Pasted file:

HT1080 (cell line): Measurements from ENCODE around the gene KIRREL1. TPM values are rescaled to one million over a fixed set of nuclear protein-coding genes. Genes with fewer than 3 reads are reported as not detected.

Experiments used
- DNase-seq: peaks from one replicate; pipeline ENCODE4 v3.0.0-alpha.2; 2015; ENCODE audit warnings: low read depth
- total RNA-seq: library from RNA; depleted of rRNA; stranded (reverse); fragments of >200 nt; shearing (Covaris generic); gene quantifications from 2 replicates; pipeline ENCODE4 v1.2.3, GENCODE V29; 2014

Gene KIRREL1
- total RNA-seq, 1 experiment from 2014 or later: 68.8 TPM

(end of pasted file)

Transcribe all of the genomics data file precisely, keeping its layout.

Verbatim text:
HT1080 (cell line): Measurements from ENCODE around the gene KIRREL1. TPM values are rescaled to one million over a fixed set of nuclear protein-coding genes. Genes with fewer than 3 reads are reported as not detected.

Experiments used
- DNase-seq: peaks from one replicate; pipeline ENCODE4 v3.0.0-alpha.2; 2015; ENCODE audit warnings: low read depth
- total RNA-seq: library from RNA; depleted of rRNA; stranded (reverse); fragments of >200 nt; shearing (Covaris generic); gene quantifications from 2 replicates; pipeline ENCODE4 v1.2.3, GENCODE V29; 2014

Gene KIRREL1
- total RNA-seq, 1 experiment from 2014 or later: 68.8 TPM